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HOXNE PRIORY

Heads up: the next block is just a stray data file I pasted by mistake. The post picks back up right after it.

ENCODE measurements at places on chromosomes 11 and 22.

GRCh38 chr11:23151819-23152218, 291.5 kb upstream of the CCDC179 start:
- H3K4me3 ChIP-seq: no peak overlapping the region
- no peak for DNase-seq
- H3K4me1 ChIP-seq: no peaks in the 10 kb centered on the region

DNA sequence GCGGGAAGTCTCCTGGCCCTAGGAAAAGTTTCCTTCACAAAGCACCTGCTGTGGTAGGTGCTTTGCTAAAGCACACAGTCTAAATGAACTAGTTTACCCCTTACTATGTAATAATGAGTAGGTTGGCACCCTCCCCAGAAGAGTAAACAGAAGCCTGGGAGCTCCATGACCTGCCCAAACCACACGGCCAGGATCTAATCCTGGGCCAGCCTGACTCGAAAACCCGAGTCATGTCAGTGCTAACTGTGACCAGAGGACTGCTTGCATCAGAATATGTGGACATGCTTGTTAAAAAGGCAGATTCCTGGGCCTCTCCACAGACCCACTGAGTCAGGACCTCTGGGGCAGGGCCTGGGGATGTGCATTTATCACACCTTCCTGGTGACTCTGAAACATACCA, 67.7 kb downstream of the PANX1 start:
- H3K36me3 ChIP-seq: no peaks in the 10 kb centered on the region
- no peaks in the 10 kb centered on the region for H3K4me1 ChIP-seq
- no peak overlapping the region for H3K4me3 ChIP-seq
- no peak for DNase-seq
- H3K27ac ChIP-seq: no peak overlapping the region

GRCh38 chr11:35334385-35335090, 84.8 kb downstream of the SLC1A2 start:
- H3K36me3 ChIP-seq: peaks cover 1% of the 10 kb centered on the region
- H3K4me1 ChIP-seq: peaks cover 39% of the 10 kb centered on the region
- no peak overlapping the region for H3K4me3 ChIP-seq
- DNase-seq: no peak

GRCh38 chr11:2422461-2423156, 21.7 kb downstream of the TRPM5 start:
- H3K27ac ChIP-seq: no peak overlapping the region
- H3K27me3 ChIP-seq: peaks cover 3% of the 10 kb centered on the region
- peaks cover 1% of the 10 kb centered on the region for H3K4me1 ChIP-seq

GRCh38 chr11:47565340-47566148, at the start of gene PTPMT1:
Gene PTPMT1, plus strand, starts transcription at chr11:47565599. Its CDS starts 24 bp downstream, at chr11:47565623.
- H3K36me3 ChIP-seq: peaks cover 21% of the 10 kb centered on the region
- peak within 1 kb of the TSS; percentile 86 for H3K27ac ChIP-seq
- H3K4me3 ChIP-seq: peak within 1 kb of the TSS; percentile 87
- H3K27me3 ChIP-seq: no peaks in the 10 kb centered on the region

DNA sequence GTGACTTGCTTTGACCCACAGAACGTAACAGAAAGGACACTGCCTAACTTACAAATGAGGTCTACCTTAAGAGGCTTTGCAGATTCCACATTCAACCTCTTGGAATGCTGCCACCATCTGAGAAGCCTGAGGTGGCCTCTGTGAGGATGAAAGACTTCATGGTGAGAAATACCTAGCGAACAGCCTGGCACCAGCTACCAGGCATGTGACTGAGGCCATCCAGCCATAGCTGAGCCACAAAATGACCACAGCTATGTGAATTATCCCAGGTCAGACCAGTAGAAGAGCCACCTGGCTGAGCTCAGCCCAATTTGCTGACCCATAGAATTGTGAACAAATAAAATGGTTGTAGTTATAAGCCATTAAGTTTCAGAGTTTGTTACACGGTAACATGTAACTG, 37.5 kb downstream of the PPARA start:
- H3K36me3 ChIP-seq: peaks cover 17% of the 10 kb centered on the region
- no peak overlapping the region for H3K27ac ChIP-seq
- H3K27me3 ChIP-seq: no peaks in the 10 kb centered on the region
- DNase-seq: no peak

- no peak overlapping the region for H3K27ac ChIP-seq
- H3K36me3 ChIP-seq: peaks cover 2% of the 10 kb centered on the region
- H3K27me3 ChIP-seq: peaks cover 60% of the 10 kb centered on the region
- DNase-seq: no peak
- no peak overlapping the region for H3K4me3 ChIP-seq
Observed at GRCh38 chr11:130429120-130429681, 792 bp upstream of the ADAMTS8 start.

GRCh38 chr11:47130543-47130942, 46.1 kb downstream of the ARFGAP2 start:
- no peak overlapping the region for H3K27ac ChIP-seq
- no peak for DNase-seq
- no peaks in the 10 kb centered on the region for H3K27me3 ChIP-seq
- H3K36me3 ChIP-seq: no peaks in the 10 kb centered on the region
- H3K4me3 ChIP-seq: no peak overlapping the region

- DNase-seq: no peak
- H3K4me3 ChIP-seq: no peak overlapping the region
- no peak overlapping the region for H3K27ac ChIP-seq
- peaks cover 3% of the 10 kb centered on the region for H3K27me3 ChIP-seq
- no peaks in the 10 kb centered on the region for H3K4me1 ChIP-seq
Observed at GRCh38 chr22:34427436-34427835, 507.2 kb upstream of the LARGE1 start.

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The remains of a Benedictine Priory at Abbey Farm, located near the centre of the village of Hoxne. The south western part of the monastic precinct with the remains of fishponds and a small moated site in the north western part of the precinct are scheduled. A secular college dedicated to St Aethelberht was founded here before 951 but was destroyed soon after. It was revived as a secular cathedral by 1040 when Hoxne was a joint see with North Elmham, but the association was dissolved in 1072. The church of St Peter and the Chapel of St Edmund, King and Martyr, where St Edmund's body had resided until translation to Bury St Edmunds, were granted to the monks of Norwich in 1101. In 1130, by when the chapel had been rebuilt, Maurice of Windsor gave the chapel so that a convent of Benedictine monks could be placed there. According to the 18th century historian, Blomefield, the monks were moved to the site of the chapel around 1226. The priory was not completed until 1267. Hoxne Priory was a small house of six or seven monks under a prior or warden who was appointed by the prior of Norwich. The Benedictine priory was dissolved in 1538. Hoxne Priory is of particular interest as an example of a small monastery dependent on a much larger monastic house. Scheduled.

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